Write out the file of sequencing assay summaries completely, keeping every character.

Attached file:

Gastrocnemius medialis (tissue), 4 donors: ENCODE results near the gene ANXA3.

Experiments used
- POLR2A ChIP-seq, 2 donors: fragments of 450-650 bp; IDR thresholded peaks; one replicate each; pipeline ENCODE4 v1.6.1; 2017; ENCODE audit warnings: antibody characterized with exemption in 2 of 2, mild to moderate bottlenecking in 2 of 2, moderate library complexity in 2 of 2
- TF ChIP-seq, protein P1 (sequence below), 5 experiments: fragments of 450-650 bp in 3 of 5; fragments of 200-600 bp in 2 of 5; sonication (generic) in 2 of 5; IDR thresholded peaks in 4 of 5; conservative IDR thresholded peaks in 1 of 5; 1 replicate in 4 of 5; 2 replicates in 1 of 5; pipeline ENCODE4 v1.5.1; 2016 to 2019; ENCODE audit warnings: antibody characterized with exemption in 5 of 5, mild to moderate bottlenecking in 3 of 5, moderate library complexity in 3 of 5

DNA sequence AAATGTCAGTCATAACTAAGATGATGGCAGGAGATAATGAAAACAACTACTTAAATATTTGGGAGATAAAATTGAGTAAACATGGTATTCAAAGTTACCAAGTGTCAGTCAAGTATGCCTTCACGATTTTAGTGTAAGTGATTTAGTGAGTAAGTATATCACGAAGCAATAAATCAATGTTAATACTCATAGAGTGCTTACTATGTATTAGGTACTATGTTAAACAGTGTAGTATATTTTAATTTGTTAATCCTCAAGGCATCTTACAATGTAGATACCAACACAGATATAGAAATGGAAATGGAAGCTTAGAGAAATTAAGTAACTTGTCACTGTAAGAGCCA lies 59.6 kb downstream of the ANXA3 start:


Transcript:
Gastrocnemius medialis (tissue), 4 donors: ENCODE results near the gene ANXA3.

Experiments used
- POLR2A ChIP-seq, 2 donors: fragments of 450-650 bp; IDR thresholded peaks; one replicate each; pipeline ENCODE4 v1.6.1; 2017; ENCODE audit warnings: antibody characterized with exemption in 2 of 2, mild to moderate bottlenecking in 2 of 2, moderate library complexity in 2 of 2
- TF ChIP-seq, protein P1 (sequence below), 5 experiments: fragments of 450-650 bp in 3 of 5; fragments of 200-600 bp in 2 of 5; sonication (generic) in 2 of 5; IDR thresholded peaks in 4 of 5; conservative IDR thresholded peaks in 1 of 5; 1 replicate in 4 of 5; 2 replicates in 1 of 5; pipeline ENCODE4 v1.5.1; 2016 to 2019; ENCODE audit warnings: antibody characterized with exemption in 5 of 5, mild to moderate bottlenecking in 3 of 5, moderate library complexity in 3 of 5

DNA sequence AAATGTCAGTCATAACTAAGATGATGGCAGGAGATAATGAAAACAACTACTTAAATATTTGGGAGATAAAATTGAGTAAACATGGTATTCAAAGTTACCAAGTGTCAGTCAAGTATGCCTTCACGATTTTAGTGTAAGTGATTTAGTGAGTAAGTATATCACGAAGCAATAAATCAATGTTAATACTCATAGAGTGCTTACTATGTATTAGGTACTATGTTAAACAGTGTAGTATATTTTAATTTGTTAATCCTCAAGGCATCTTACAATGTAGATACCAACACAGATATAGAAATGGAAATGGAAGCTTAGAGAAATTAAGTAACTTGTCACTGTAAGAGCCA lies 59.6 kb downstream of the ANXA3 start: